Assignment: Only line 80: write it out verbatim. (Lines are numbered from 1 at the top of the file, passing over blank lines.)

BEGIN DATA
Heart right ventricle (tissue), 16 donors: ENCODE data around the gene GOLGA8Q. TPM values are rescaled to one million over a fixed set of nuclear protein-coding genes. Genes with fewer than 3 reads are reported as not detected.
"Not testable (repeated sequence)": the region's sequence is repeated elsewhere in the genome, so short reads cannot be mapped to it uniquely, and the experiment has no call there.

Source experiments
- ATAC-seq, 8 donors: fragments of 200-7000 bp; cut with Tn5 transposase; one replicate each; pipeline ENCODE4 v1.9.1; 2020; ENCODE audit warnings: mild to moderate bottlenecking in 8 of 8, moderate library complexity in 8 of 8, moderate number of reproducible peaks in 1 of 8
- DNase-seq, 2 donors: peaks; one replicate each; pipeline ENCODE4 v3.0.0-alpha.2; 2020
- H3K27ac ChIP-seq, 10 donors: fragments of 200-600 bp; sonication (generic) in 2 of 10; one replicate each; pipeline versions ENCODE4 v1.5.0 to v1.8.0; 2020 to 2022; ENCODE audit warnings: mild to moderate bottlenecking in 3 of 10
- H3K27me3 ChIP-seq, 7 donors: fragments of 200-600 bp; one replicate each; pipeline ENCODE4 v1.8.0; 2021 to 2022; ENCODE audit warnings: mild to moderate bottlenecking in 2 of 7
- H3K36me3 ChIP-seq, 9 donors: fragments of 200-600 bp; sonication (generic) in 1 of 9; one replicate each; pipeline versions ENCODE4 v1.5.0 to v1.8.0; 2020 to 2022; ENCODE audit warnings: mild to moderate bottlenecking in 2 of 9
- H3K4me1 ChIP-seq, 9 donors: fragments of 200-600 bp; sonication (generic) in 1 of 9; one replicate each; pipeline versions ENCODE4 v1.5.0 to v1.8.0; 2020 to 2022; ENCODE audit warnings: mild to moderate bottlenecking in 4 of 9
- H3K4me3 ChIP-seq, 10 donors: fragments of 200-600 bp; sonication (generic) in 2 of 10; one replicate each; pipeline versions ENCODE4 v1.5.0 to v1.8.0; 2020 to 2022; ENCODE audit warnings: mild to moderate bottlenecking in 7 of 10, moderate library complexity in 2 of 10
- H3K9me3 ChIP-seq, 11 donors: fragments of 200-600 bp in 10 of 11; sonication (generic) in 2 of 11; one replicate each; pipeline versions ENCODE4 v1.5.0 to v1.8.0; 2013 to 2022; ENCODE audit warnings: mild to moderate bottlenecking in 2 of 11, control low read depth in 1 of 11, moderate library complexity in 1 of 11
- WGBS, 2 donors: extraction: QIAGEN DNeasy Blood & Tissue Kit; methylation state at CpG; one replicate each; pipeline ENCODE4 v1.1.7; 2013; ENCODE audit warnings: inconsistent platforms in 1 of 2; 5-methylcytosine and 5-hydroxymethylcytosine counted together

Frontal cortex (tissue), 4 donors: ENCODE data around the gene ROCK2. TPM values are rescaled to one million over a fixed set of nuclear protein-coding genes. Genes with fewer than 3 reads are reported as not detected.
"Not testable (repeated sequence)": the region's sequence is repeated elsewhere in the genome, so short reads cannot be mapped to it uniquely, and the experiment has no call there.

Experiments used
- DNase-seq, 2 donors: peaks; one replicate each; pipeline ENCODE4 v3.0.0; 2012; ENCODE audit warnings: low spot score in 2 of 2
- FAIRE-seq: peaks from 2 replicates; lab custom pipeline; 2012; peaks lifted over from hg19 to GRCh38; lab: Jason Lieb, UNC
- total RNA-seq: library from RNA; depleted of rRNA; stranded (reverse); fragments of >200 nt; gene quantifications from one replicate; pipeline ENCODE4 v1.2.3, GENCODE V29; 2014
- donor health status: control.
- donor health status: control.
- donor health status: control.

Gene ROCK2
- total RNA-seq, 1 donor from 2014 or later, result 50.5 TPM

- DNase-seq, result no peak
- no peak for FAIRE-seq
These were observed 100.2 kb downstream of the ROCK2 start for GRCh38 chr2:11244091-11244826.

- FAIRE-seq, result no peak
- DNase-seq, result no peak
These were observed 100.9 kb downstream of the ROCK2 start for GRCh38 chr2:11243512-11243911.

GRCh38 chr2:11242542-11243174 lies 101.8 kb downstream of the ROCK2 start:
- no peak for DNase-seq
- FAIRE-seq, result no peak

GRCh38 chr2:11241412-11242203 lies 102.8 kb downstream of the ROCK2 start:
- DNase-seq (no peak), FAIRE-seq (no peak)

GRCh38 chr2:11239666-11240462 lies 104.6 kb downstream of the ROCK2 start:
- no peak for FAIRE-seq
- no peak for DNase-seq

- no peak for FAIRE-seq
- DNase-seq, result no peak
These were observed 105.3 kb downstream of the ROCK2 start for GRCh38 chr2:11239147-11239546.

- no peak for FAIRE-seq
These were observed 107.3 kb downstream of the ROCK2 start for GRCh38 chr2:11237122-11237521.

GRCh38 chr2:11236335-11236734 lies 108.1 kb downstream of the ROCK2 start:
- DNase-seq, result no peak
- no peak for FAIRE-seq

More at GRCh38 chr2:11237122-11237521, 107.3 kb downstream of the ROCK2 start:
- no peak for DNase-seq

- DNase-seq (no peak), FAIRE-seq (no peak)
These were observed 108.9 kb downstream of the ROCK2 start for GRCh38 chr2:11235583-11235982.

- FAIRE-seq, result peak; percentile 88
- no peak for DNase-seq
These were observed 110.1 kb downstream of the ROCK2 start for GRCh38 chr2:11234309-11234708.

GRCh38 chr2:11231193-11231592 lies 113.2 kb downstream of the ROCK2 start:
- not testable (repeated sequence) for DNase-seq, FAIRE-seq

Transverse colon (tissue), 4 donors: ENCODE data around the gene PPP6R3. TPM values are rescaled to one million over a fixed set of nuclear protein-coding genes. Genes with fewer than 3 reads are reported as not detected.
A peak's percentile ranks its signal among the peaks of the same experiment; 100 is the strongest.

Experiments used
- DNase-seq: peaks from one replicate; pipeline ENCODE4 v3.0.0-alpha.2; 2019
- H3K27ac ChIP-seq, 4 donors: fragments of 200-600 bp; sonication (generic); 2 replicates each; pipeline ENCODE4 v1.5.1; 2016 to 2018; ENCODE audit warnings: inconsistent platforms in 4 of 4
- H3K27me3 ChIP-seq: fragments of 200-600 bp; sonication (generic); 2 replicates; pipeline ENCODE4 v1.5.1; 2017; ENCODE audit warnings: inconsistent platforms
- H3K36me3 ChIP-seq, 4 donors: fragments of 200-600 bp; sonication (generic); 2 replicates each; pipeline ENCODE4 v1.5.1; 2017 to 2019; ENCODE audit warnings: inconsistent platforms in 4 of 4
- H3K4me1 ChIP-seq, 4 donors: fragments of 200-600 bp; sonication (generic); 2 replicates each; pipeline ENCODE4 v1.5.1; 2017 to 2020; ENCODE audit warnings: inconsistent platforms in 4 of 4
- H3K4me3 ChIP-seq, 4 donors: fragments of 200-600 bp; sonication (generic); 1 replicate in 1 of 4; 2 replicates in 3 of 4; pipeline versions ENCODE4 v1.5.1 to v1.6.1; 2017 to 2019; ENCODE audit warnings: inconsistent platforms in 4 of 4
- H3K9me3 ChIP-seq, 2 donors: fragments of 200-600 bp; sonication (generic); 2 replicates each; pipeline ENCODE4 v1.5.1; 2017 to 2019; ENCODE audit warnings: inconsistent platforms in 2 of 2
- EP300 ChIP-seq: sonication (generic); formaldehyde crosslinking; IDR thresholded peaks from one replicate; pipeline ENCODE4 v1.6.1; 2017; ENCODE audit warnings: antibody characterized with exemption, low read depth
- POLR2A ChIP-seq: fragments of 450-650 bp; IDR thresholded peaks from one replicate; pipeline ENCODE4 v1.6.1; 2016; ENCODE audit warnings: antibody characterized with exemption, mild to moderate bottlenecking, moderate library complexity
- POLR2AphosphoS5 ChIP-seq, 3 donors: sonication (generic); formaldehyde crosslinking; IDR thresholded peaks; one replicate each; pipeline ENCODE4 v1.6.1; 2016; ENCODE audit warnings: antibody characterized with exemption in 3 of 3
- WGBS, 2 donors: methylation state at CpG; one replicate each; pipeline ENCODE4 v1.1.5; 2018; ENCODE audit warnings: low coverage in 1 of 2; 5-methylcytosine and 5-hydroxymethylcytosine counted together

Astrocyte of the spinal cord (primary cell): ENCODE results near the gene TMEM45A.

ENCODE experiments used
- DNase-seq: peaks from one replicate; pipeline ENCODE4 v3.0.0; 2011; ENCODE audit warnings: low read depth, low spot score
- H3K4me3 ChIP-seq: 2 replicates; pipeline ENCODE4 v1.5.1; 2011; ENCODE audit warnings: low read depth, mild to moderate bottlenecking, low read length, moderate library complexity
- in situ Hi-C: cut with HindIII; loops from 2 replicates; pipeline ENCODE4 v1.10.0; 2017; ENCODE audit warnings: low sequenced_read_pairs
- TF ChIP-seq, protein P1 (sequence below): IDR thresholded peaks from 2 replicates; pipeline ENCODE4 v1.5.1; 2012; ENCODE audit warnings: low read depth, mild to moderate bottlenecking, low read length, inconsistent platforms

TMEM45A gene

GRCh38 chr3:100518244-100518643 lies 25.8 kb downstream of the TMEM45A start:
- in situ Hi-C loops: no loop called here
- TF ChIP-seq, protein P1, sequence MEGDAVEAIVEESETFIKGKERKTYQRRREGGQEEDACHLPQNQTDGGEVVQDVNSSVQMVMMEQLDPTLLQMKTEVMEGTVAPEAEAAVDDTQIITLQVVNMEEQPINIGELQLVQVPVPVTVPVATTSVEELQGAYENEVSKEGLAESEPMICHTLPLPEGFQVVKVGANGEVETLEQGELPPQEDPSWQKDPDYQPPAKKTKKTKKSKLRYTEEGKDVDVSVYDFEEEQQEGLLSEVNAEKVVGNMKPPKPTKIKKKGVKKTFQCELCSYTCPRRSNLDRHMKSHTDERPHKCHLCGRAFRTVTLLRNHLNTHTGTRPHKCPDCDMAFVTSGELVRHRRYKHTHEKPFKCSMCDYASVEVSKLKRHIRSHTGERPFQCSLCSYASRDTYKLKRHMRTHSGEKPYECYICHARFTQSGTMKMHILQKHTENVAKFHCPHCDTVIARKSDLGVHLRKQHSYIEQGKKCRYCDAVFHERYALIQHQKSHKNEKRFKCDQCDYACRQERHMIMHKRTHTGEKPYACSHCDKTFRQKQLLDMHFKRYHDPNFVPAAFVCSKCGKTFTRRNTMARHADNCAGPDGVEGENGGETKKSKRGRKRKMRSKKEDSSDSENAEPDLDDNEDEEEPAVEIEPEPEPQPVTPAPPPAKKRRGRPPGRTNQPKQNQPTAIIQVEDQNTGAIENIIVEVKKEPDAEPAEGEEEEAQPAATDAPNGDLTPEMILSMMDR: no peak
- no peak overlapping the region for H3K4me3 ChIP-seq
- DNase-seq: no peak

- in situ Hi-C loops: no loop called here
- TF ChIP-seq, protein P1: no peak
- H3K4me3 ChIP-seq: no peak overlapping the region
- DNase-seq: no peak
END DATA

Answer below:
- DNase-seq: no peak